Elements of Vehicular Homicide

Elements of Vehicular Homicide

Vehicular homicide statutes vary, but generally vehicular homicide occurs where someone causes the death of a human being, not constituting murder or manslaughter, as a result of operating a motor vehicle in one of the four following ways:

  • in a grossly negligent manner,
  • in a negligent manner while under the influence of alcohol, a controlled substance, or any combination of those elements,
  • while having an alcohol concentration of 0.10 or more, or
  • while having an alcohol concentration of 0.10 or more within two hours of the time of driving.

For vehicular homicide, the motor vehicle must be the instrumentality causing death. Generally, the term ”motor vehicle” includes vehicles that are designed primarily to transport people or property on public highways and propelled by means other than muscular power. Motor vehicles include automobiles, sport utility vehicles, vans, motorcycles, buses, and trucks. In some states, airplanes and motorboats are considered motor vehicles. Generally, all-terrain vehicles, snowmobiles, farm tractors, watercraft, and skateboards are not considered ”motor vehicles.”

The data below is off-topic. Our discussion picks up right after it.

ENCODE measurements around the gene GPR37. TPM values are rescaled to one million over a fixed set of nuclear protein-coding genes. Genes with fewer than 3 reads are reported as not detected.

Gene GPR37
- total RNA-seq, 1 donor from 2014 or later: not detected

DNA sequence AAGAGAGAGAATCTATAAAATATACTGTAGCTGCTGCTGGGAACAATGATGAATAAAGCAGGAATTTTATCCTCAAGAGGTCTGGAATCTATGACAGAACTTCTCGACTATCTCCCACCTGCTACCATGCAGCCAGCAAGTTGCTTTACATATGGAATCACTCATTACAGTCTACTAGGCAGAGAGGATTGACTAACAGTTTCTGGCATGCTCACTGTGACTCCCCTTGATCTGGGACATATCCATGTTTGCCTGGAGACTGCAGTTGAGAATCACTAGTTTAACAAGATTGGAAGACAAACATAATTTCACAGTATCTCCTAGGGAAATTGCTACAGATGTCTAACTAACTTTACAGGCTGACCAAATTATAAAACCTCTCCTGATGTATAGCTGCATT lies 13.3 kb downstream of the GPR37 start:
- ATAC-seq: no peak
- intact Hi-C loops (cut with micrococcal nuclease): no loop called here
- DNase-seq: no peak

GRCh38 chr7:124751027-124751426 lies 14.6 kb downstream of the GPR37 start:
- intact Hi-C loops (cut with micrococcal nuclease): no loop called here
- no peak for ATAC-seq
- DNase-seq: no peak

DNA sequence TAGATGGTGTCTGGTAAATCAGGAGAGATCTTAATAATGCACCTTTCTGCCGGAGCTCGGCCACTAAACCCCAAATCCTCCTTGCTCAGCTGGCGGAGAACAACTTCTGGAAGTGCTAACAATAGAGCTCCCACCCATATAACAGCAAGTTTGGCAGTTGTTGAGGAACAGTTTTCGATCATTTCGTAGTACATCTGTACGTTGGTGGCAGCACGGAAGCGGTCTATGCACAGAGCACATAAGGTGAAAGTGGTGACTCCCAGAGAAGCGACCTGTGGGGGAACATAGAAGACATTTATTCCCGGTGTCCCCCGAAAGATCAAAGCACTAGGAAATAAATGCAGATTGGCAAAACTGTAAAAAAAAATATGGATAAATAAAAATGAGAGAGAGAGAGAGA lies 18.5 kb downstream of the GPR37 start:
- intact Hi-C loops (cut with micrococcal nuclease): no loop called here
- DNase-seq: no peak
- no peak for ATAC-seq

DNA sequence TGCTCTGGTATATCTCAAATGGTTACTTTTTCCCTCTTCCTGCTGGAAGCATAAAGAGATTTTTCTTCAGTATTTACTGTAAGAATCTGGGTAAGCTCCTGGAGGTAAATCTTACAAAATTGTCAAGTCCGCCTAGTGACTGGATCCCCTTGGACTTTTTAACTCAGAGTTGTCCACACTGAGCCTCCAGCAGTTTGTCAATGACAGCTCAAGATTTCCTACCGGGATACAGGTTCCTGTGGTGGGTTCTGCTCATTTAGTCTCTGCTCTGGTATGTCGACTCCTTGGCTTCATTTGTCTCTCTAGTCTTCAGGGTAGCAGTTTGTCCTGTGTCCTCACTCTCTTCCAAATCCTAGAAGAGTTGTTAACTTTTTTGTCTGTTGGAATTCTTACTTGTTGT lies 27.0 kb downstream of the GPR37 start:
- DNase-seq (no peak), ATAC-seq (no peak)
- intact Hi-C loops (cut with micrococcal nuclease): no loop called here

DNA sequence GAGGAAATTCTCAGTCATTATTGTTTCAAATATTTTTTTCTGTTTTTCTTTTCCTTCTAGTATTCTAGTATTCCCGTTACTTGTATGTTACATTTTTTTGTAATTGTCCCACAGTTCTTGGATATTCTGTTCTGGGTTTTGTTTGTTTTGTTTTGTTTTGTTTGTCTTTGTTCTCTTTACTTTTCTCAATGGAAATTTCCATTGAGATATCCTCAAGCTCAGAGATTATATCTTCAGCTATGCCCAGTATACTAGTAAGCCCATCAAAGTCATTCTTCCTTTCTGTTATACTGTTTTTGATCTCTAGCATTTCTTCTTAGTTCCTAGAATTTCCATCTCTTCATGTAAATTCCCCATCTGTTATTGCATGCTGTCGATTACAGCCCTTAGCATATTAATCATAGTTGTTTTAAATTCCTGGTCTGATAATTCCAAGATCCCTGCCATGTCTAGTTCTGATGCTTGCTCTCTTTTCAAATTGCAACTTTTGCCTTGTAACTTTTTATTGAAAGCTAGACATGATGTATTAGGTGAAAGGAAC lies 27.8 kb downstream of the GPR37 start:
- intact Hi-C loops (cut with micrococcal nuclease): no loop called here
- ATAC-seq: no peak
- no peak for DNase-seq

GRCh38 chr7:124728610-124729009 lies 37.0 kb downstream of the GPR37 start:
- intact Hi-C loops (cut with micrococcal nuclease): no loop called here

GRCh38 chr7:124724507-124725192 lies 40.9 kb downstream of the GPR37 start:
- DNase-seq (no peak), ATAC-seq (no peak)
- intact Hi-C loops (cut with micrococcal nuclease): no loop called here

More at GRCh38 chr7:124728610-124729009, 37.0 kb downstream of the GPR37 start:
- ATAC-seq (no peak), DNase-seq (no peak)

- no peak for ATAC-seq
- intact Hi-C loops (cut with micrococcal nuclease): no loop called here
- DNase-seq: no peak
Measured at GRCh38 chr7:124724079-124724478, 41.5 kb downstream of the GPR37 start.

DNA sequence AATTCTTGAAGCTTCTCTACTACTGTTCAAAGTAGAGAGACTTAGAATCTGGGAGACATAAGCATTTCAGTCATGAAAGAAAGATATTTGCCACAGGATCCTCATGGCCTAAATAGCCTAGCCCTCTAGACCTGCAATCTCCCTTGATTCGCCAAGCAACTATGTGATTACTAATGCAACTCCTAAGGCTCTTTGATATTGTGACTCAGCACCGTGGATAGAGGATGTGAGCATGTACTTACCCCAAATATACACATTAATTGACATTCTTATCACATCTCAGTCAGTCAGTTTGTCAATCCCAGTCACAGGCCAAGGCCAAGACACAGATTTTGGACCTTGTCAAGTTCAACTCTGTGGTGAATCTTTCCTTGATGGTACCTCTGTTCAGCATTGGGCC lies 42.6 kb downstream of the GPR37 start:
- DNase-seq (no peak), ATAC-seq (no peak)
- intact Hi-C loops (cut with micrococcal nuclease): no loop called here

The word negligence means the doing of something that an ordinarily prudent person would not do or the failure to do something that an ordinarily prudent person would do under similar circumstances. Grossly negligent means a very great negligence or the want of even scant care. However, grossly negligent does not mean such reckless disregard of probable consequence as is equivalent to a willful and intentional wrong. Gross negligence falls between ordinary negligence and reckless conduct

Unlike many traffic offenses, vehicular homicides do not have to take place on public property to be prosecuted. Generally, a vehicular homicide can be prosecuted if it occurred anywhere within the state, including on private property.

The motorist cannot use the victim’s actions as a defense. However, the victim’s negligence will be relevant as to whether the motorist was negligent and, if so, whether that negligence was the proximate cause of the victim’s death. For example, the negligence of a victim passenger in allowing a defendant to drive while intoxicated will not absolve the defendant from criminal responsibility for negligent operation of a vehicle.

Copyright 2012 LexisNexis, a division of Reed Elsevier Inc.